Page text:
Lessons from a Year of Side Projects

Published at Oct 19, 2020

We’ve worked on side projects for as long as I remember but started just a year ago to make it part of our daily work in the company. Or in other words, we made side projects our main projects. Here is what we’ve learned over the last months.

The whole thing began as an experiment to learn new things, without knowing where it all goes. One of our first projects, Mouseless, was a great success already, but we failed with so many other projects. We always tried to learn something from all projects, though.

We did too many things in parallel.

For the last year, we had only one boundary: a limit of 160 hours per month. We calculated that we could work that much on other things without risking our primary business too much. That was all. We had no other limits.

That freedom enabled us to try everything out. For a while, that led to chaos. We started so many things we were motivated to work on but figured out we failed on the concept later. In August, we began to focus on one project and only on that.

We rushed through projects.

Feeling the pressure of building something successful (whatever that means), we rushed through some projects. We made some quick decisions, didn’t think enough through things, and sacrificed quality on our way.

That’s the opposite of what made us starting those self-initiated projects in the first place. We want to put time into details, make smart decisions, and build outstanding products.

Money isn’t everything.

For the first year, we expected to make $0. We already made a decent amount of money with our macOS apps, which probably should feel like a success. But we figured out that’s not what we want to be our success metric and let it define where we put our time.

We don’t want to become rich, in the sense of having more money than we need. That’s not why we are doing it. We want to find a way to deliver value sustainably. And yes, that includes making money somehow, but we don’t believe that this future is in macOS utility apps. We love the open web too much to focus on a specific platform.

That’s why we decided to open source everything, though we have no clue how that will make us money.

Marketing is hard.

We hate ads, growth hacks, and everything that has marketing in its name. That’s what we know. But we don’t know what we want to do to promote our work then, and we probably have to do it in some way.

We hope that blog here can become a sustainable alternative at some point. At least, sharing valuable content with people feels better than throwing money at big corporations to get ads in front of your eyeballs.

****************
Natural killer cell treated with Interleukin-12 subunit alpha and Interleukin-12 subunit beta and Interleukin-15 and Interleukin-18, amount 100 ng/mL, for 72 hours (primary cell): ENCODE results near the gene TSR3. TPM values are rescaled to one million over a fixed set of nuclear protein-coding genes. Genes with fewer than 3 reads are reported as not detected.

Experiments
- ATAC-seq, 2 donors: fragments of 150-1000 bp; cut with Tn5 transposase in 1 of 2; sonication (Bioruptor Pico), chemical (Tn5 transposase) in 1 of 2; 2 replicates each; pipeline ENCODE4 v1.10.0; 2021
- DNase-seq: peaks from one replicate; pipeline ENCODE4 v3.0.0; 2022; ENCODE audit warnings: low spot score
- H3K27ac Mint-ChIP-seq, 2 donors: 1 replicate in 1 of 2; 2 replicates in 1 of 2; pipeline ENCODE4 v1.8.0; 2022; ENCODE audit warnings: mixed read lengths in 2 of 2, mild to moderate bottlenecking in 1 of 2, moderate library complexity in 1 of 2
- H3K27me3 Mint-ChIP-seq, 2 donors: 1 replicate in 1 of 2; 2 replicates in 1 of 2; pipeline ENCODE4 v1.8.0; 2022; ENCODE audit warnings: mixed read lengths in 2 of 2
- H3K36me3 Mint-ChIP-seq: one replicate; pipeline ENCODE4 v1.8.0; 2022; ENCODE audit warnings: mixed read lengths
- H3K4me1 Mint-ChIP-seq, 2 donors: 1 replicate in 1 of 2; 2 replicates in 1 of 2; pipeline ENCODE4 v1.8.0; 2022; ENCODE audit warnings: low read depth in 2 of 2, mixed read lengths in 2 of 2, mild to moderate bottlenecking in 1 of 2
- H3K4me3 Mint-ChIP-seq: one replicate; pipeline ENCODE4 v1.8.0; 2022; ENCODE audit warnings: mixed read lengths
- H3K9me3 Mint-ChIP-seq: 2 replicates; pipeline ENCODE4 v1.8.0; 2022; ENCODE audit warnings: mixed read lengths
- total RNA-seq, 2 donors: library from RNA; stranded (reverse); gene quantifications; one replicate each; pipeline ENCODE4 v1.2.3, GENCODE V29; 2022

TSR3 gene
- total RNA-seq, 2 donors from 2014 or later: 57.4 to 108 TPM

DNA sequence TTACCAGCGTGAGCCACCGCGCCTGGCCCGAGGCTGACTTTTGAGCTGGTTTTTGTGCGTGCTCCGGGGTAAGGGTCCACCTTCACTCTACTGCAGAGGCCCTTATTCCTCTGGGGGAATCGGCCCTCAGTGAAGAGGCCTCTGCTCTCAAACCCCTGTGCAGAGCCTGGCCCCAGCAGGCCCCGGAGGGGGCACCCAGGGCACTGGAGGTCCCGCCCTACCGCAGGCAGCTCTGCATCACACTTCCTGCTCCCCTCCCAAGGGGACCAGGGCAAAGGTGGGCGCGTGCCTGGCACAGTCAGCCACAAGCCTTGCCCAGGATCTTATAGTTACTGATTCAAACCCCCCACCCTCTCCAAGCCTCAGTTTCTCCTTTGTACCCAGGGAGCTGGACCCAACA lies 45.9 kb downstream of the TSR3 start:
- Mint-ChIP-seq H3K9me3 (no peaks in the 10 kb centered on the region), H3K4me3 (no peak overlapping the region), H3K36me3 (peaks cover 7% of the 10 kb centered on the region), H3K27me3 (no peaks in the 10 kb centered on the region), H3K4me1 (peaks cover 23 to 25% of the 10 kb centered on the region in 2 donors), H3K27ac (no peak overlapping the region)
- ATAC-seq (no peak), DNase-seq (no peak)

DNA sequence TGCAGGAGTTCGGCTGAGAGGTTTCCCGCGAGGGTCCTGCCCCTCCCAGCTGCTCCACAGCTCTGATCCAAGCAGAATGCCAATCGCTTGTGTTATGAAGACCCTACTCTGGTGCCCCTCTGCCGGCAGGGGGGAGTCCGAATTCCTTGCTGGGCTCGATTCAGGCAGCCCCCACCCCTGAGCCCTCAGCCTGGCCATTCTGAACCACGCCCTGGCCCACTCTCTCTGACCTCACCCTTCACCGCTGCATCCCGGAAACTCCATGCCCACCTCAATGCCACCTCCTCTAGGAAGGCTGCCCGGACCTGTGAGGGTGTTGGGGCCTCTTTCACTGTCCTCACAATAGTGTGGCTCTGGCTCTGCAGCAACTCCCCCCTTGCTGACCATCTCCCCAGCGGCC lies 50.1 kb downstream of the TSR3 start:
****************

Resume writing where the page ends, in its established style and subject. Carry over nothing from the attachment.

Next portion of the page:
There is no shortcut.

We tried to find shortcuts to get started, but I guess there is no shortcut. There is nothing like an overnight success. It’s all about delivering value regularly and figuring out to make money with it on the way, or that’s what we think now.

Trust helped a lot.

The whole thing is a massive team effort. We are two people working on those self-initiated projects, while others work on client projects. Probably a good reason to feel pressure, but that’s not what we experienced.

The whole team is so supportive and shows trust in the work we do, even if it doesn’t work out financially.

Distraction is everywhere.

Our main business is still creative work for clients. We tried to work less on client projects but jumped in on a few occasions. For example, we are working on a project for a pretty cool YC company this month.

On the one hand, that feels like a distraction. On the other hand, all those distractions are great opportunities to switch perspectives.

That said, the whole team is very supportive in that regard too. Everyone tries to help us to focus on self-initiated projects.

Stopping a project hurts.

Also, we experienced how hard it is to stop a project. It feels like losing something, and it feels like a failure. We fear to disappoint the people around us, the people following us, and the people supporting us.

That experience will hold us back from just starting something new, without considering what we do with it in the long run. We want to do fewer projects and stick to them for a long time.

People are fantastic.

Everything we do, we share on Twitter. It’s incredible how friendly people are. We feel they want to see us succeed. So many kind humans helped us to find our way.

A special thanks to Julius Gehrig, who made the Mouseless icon, also to Surya Anand, who helped us with the matter.md icon, and to all the others – you know who you are!

We want to build something meaningful.

After thinking about what we want to make with the freedom to build whatever we want, we decided to work in areas where we have experience. And to help people sustainably.

For us, open source seems to be that way. It’s accessible, transparent, sustainable, and it helps a ton of people. And we’re good with code. To test that, we decided to extend our experiment for another 12 months.

Thanks for reading! Please send me all your questions. I’m happy to answer them on Twitter or in one of the next posts.